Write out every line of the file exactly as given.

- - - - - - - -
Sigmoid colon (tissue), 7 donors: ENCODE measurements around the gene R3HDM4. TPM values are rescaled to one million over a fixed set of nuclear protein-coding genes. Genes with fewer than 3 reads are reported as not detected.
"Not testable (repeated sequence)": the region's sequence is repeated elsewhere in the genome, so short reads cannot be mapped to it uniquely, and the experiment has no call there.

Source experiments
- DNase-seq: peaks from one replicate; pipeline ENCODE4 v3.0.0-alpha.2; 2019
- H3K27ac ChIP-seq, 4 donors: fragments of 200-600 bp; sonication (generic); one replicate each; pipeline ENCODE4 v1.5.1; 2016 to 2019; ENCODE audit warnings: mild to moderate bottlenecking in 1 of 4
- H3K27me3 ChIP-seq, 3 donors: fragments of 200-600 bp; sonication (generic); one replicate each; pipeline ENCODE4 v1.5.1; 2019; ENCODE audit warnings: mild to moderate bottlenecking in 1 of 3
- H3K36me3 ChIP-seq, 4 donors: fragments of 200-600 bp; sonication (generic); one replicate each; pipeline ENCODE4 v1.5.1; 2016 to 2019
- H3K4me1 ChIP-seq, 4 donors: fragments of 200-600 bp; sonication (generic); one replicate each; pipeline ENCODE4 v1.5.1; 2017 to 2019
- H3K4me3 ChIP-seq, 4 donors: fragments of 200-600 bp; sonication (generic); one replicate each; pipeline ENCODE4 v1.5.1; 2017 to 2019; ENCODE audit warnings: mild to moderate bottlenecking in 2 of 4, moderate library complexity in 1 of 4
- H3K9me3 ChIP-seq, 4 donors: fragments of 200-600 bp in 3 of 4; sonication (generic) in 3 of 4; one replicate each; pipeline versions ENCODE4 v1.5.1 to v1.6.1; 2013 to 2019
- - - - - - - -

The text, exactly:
Sigmoid colon (tissue), 7 donors: ENCODE measurements around the gene R3HDM4. TPM values are rescaled to one million over a fixed set of nuclear protein-coding genes. Genes with fewer than 3 reads are reported as not detected.
"Not testable (repeated sequence)": the region's sequence is repeated elsewhere in the genome, so short reads cannot be mapped to it uniquely, and the experiment has no call there.

Source experiments
- DNase-seq: peaks from one replicate; pipeline ENCODE4 v3.0.0-alpha.2; 2019
- H3K27ac ChIP-seq, 4 donors: fragments of 200-600 bp; sonication (generic); one replicate each; pipeline ENCODE4 v1.5.1; 2016 to 2019; ENCODE audit warnings: mild to moderate bottlenecking in 1 of 4
- H3K27me3 ChIP-seq, 3 donors: fragments of 200-600 bp; sonication (generic); one replicate each; pipeline ENCODE4 v1.5.1; 2019; ENCODE audit warnings: mild to moderate bottlenecking in 1 of 3
- H3K36me3 ChIP-seq, 4 donors: fragments of 200-600 bp; sonication (generic); one replicate each; pipeline ENCODE4 v1.5.1; 2016 to 2019
- H3K4me1 ChIP-seq, 4 donors: fragments of 200-600 bp; sonication (generic); one replicate each; pipeline ENCODE4 v1.5.1; 2017 to 2019
- H3K4me3 ChIP-seq, 4 donors: fragments of 200-600 bp; sonication (generic); one replicate each; pipeline ENCODE4 v1.5.1; 2017 to 2019; ENCODE audit warnings: mild to moderate bottlenecking in 2 of 4, moderate library complexity in 1 of 4
- H3K9me3 ChIP-seq, 4 donors: fragments of 200-600 bp in 3 of 4; sonication (generic) in 3 of 4; one replicate each; pipeline versions ENCODE4 v1.5.1 to v1.6.1; 2013 to 2019